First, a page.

by Adv. Shemer Sendak
A well-known obstacle in the way of every young company when it comes to raising money in the US, is the number of offerees one can approach in a given round of financing. In essence (and notwithstanding the various exemptions available under Section 4(2) of the Securities Act, Regulation D or otherwise), a company may not use any form of public solicitation or general advertising in connection with an offering, unless it registers with the SEC.
As part of its efforts to boost the US economy, on April 5 of this year, Barack Obama signed the JOBS (Jumpstart Our Business Startups) Act into law. One of the aspects of the JOBS Act is crowd-funding – the option to raise funds openly from the public, subject to certain restrictions.
The Crowdfund Act, which amends the Securities Act of 1933, prescribes conditions under which certain financing transactions involving the offer or sale of securities by an issuer through a broker or funding portal, are exempt from certain registration requirements. Indeed, the crowd-funding exemption has officially opened up a new source of funding for small businesses and startups, allowing them to raise funds from the public without having to do a public offering.
Now, a company that wishes to raise funds from the public through the crowd-funding exemption can do so through brokers or approved internet portals. The exemption allows a company to raise up to $1 million from the “crowd”, subject to certain restrictions. One of the conditions of the exemption is a yearly aggregate limit on the amount each person may invest in an offering of this type, tiered by the person′s net worth or yearly income. The limit ranges from 2% for individuals earning (or worth) up to $40,000, up to a cap of $10,000 for individuals earning (or worth) $100,000 or more.
Following the US
While in the US the number of offerees is only one in a few factors to be considered in connection with registration with the SEC, under current Israeli law the number of offerees (35) is, by and large, the only one.
Inspired by the JOBS Act, Prof. Avishai Braverman, a member of the Israeli Knesset, submitted a proposal two months ago to amend the Israeli Securities Law so that, subject to certain restrictions, businesses could raise funds from the public without triggering the registration requirement (the “35 offerees” limit).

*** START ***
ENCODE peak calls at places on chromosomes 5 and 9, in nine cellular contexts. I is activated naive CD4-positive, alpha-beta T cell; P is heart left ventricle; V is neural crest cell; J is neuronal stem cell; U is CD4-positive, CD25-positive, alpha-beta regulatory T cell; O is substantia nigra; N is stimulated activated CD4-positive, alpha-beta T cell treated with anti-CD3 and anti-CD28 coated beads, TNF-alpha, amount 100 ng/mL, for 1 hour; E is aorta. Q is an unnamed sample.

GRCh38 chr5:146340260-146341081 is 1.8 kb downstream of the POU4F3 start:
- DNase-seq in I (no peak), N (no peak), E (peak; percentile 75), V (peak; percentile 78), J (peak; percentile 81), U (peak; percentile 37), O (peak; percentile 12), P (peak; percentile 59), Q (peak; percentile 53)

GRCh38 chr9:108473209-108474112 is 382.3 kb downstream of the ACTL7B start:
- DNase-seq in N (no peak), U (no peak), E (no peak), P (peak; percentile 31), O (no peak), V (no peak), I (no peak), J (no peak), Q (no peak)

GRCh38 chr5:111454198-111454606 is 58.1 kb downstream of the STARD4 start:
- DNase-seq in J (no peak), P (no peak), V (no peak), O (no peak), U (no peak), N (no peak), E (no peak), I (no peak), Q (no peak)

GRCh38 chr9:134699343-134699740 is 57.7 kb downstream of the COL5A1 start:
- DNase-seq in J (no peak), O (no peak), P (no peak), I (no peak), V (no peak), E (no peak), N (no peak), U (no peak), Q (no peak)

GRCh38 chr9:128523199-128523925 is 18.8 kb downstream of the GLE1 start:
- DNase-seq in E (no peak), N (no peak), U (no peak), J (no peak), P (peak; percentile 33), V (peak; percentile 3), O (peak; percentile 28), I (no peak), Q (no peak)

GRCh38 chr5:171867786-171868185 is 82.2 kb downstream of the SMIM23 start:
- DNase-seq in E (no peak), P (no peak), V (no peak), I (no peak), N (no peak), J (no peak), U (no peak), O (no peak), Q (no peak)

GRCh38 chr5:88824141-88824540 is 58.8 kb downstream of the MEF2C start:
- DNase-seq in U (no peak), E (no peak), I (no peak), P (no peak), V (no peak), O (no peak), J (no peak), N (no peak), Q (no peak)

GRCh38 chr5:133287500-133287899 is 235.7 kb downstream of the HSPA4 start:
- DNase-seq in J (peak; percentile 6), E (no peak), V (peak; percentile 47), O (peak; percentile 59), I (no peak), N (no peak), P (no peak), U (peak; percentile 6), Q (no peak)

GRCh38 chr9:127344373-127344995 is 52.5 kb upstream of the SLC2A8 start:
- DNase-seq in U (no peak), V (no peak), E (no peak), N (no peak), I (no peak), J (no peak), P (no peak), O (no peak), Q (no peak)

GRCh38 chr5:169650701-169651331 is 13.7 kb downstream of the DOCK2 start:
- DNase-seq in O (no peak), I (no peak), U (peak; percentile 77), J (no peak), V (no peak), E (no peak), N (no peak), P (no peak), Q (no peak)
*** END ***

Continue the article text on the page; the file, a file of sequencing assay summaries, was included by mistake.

According to the proposed amendment, a company that wishes to raise funds from the public without the requirement to file a prospectus and register with the Israeli Securities Authority (the “ISA”) can do so through a social funding channel (crowd-funding).
The proposed amendment suggests that a company will be allowed to raise up to 2 million Shekels per year from the public through the internet. Each investor will be limited to a maximum investment of 5,000 NIS a year (unless the ISA increases such amount based on the investor’s assets or earning capabilities).
The proposed amendment adopts the JOBS Act formula and the funding portals will be required to register with an ISA-managed registry and inform investors about the risks associated with the investment, make sure the information is kept confidential, publish details about the company and make sure the funds are transferred to the company only after the target amount has been reached. Moreover, these funding portals will have to publish financial statements and other relevant documents about the company to allow investors to make informed decisions.
It remains to be seen whether Professor Braverman’s attempt will indeed become the fundraising “jumpstart” young companies need these days in Israel. Nevertheless, it is our opinion that crowd-funding can serve the purpose for which it was enacted, and become a useful tool for young companies if regulatory authorities will manage to keep disclosure requirements to a minimum while providing a reasonable protection to investors against dubious practices.